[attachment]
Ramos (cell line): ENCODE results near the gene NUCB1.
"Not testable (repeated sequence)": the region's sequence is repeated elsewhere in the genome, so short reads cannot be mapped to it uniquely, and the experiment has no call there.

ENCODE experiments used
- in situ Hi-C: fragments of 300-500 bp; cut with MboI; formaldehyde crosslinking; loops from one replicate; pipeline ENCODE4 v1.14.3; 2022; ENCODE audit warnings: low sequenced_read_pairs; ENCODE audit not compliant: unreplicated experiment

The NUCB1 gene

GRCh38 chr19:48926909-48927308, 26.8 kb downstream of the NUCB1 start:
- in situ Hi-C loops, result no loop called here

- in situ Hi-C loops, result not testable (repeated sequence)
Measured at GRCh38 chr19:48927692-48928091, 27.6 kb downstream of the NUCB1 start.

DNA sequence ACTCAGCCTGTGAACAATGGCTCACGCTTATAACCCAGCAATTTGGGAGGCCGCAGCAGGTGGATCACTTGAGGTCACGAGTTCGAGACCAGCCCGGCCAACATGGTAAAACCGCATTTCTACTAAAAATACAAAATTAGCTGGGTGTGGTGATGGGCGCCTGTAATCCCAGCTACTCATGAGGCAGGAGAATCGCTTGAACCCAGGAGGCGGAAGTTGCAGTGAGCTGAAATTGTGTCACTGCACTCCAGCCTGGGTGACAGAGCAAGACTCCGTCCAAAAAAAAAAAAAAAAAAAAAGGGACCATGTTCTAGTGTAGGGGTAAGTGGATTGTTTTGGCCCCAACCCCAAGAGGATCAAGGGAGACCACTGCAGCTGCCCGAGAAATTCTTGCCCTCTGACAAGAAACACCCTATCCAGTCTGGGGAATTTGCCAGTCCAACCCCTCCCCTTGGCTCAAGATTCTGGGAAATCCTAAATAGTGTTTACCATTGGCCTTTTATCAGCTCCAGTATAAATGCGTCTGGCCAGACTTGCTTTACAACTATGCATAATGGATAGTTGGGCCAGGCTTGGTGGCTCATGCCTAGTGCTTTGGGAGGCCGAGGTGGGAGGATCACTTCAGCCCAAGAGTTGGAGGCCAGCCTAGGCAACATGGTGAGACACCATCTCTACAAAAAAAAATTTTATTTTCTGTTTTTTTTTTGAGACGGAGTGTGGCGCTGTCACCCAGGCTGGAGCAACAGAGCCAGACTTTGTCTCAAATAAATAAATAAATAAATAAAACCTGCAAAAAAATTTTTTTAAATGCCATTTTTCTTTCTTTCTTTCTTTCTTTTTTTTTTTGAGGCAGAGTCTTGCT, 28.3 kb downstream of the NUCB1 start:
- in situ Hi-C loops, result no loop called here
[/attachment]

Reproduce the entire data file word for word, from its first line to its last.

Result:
Ramos (cell line): ENCODE results near the gene NUCB1.
"Not testable (repeated sequence)": the region's sequence is repeated elsewhere in the genome, so short reads cannot be mapped to it uniquely, and the experiment has no call there.

ENCODE experiments used
- in situ Hi-C: fragments of 300-500 bp; cut with MboI; formaldehyde crosslinking; loops from one replicate; pipeline ENCODE4 v1.14.3; 2022; ENCODE audit warnings: low sequenced_read_pairs; ENCODE audit not compliant: unreplicated experiment

The NUCB1 gene

GRCh38 chr19:48926909-48927308, 26.8 kb downstream of the NUCB1 start:
- in situ Hi-C loops, result no loop called here

- in situ Hi-C loops, result not testable (repeated sequence)
Measured at GRCh38 chr19:48927692-48928091, 27.6 kb downstream of the NUCB1 start.

DNA sequence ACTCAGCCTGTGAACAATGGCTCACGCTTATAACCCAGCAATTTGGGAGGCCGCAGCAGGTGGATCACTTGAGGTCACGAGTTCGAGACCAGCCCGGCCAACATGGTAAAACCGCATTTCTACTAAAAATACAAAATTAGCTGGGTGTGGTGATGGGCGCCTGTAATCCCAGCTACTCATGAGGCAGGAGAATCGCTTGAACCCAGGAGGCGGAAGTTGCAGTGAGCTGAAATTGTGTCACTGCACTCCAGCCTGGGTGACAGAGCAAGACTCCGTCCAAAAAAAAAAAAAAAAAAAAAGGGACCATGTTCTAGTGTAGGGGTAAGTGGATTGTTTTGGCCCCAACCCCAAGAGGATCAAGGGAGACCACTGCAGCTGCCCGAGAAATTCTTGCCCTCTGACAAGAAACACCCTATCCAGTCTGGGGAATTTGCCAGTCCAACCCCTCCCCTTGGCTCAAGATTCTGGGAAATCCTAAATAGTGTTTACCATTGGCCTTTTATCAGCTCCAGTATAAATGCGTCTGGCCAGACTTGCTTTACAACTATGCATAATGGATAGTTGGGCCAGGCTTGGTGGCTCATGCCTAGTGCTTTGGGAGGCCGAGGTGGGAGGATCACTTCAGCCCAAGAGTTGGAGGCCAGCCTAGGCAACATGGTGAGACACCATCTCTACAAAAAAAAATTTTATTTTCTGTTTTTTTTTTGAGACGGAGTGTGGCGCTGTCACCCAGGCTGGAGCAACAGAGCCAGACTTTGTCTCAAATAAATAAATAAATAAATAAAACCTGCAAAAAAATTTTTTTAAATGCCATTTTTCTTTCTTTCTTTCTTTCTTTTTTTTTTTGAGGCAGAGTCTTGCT, 28.3 kb downstream of the NUCB1 start:
- in situ Hi-C loops, result no loop called here